Conference explores the Anglo-Saxon site at Rendlesham

Historians and archaeologists are meeting today to discuss one of the largest and richest settlements of Anglo-Saxon England. ‘Anglo-Saxon Rendlesham, a Royal Centre of the East Anglian Kingdom’, taking place in Bury St Edmunds, will present new research on the internationally important archaeological discovery to the wider public.

Archeaological finds from Rendlesham - photo courtesy Suffolk County Council
Archeaological finds from Rendlesham – photo courtesy Suffolk County Council

Rendlesham lies only four miles from the famous Sutton Hoo burials and was first mentioned by the Venerable Bede writing in the 8th century as an Anglo-Saxon palace. Between 2008 and 2014 Suffolk County Council’s Archaeological Service has co-ordinated systematic metal detecting, geophysics and small-scale excavations at the site. Over a thousand Anglo-Saxon objects and large areas of both settlement and burials have been discovered.


The conference will present the results of the investigations, discuss the most significant findings and explore the potential of this important site. Rendlesham can now be identified as the royal place referred to by Bede and was an estate centre where the East Anglian kings would have stayed, feasted their followers, administered justice, and collected dues and tribute.

“The Rendlesham survey has identified a site of national and indeed international importance for the understanding of the Anglo-Saxon elite and their European connections,” explains Professor Christopher Scull of Cardiff University. “The quality of some of the metalwork leaves no doubt that it was made for and used by the highest ranks of society. These exceptional discoveries are truly significant in throwing new light on early East Anglia and the origins of Anglo-Saxon kingdoms.”


The collaborations which have made the work possible will also be celebrated at the conference. The relationship between the landowner, professional archaeologists, metal detectorists, local amateur archaeologists and other local and national stakeholders has been crucial to the success of the work.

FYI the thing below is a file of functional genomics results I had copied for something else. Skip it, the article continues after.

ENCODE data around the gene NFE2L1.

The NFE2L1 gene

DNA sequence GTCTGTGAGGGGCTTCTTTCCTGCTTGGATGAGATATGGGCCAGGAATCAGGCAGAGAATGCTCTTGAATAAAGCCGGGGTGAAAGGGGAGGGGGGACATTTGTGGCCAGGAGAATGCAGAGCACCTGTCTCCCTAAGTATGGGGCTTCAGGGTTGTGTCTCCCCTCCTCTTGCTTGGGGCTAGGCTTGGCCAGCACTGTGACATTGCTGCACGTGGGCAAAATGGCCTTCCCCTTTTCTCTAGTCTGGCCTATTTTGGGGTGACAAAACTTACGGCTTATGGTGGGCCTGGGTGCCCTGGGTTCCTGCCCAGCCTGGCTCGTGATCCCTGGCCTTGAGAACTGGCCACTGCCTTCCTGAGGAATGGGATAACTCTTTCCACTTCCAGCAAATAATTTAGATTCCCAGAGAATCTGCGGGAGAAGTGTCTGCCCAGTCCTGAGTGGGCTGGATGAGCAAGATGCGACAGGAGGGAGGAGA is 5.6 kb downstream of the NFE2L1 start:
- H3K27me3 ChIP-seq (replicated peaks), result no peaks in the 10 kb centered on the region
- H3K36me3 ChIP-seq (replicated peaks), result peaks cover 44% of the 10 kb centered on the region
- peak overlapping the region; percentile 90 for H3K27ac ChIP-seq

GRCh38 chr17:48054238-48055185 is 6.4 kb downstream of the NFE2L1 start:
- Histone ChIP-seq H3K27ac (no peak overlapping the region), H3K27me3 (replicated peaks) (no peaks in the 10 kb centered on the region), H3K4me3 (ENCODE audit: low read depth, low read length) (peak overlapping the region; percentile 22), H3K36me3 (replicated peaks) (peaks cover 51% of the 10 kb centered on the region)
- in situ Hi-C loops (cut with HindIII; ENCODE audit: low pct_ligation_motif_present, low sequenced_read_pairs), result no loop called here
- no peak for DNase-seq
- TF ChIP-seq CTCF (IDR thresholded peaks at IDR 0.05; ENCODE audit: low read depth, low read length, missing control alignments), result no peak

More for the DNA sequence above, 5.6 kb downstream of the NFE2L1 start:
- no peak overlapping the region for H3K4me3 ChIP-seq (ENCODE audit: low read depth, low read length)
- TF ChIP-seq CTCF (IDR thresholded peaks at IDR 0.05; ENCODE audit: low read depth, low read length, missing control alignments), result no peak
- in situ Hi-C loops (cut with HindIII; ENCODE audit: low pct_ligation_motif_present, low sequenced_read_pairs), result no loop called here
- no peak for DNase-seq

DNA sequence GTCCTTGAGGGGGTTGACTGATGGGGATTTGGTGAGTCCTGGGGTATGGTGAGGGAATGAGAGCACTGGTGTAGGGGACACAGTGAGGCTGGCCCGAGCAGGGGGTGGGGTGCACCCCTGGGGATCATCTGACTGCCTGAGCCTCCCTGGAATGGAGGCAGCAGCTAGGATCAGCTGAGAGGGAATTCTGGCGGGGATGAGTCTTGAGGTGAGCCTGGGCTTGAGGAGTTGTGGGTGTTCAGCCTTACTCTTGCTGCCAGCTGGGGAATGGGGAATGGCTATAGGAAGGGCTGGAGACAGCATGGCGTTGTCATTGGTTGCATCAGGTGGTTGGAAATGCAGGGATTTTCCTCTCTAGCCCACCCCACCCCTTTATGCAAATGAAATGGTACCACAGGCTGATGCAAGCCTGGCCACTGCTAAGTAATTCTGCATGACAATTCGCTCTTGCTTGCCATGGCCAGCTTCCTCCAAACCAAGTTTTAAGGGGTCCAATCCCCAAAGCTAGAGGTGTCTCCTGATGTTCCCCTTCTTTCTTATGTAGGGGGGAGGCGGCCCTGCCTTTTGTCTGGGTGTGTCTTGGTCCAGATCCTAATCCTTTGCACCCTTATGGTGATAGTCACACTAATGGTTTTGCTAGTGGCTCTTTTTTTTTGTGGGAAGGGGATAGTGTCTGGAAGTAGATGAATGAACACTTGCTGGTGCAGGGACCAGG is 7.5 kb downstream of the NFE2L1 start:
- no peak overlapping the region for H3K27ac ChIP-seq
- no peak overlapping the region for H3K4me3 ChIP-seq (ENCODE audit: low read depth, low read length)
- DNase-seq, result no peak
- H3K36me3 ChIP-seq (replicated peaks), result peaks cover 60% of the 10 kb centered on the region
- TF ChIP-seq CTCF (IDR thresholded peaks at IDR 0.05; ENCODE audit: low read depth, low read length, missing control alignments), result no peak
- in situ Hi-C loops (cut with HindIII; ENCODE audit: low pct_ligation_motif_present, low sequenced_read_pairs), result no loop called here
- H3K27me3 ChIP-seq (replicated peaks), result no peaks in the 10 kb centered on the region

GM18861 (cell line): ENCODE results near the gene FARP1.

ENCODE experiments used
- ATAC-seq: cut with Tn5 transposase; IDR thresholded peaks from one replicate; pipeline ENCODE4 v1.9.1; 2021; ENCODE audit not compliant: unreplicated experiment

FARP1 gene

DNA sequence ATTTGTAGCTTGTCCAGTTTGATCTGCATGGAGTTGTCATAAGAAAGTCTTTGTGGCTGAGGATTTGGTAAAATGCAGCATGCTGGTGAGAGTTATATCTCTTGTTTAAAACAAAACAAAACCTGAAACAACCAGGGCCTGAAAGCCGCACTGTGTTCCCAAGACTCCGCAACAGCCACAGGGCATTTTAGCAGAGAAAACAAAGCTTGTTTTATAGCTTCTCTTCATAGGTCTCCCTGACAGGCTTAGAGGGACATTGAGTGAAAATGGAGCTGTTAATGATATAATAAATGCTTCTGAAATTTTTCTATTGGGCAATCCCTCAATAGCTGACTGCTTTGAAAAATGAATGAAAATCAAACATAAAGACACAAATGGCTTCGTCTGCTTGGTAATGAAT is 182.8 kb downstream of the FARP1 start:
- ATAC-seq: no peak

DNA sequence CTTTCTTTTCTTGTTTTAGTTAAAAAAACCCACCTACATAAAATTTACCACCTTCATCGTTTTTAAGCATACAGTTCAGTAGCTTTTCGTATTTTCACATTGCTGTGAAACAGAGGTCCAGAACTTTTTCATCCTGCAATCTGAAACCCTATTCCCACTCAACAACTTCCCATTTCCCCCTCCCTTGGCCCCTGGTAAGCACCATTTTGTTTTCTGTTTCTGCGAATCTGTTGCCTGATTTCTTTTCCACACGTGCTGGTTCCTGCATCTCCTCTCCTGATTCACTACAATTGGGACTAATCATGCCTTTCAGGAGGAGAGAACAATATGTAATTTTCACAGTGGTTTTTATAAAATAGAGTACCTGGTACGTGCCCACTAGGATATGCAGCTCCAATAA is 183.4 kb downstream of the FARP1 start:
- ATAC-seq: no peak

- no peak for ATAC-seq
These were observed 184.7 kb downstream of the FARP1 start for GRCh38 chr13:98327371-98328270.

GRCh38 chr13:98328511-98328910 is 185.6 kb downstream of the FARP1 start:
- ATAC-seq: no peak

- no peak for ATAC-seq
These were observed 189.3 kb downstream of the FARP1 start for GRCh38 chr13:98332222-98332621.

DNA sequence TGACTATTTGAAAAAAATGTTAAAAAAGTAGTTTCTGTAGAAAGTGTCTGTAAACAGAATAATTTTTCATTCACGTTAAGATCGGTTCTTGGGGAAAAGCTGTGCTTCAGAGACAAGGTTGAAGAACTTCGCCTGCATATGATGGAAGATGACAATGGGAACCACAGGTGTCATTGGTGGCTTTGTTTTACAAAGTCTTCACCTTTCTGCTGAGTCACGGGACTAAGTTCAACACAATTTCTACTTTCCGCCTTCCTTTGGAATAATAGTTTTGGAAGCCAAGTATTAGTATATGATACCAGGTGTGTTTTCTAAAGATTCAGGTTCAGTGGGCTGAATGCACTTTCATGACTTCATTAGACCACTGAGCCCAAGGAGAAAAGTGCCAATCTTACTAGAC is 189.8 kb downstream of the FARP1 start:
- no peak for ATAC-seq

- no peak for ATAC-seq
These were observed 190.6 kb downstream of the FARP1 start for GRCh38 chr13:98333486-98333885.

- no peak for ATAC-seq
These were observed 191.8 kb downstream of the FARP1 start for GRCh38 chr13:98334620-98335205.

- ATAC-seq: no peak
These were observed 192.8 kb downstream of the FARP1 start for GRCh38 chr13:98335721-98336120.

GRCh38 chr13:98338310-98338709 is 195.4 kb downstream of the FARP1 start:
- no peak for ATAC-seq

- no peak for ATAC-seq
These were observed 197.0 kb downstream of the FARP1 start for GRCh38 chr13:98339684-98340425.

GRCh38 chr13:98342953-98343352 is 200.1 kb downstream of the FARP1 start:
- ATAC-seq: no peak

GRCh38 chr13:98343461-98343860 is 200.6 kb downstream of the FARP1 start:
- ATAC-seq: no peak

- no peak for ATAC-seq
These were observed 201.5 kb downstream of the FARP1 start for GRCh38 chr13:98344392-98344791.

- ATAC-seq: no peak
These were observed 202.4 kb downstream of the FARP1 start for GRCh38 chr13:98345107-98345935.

The four project detectorists, Alan Smith, Roy Damant, Terry Marsh and Robert Atfield are all delighted to have recovered several astonishing things which would have been lost in one way or another to future generations. Much of the recovered items are monetarily worthless, yet in archaeological terms are priceless for study purposes. Jude Plouviez, archaeological consultant says: “The project has been an exemplary illustration of how volunteer metal detecting can be used alongside other archaeological techniques to expand our understanding of the past.”

Suffolk County Council’s Cabinet Member for Environment and Public Protection, Cllr Matthew Hicks added, “This project is a great example of how Suffolk County Council facilitates and enables activity between numbers of interested parties to do the best for Suffolk. In this case we have co-ordinated activities involving the landowner, metal detectorists, national experts and academics as well as local societies. I am delighted that this conference is celebrating what is undoubtedly one of Suffolk’s and the country’s most important archaeological discoveries. A great achievement by all involved.”

This is a joint conference organised by Suffolk County Council, The Sutton Hoo Society, Council for British Archaeology East and The University of Suffolk. Speakers include local Archaeologists Jude Plouviez, Andrew Rogerson and Faye Minter and Professors Chris Scull and Tom Williamson. Sessions will be chaired by Dr Catherine Hills, Leslie Webster and Professor Martin Carver. For the full conference programme and more information on the Rendlesham project, visit:


You can learn more about Rendelsham in the 2014 issue of Saxon.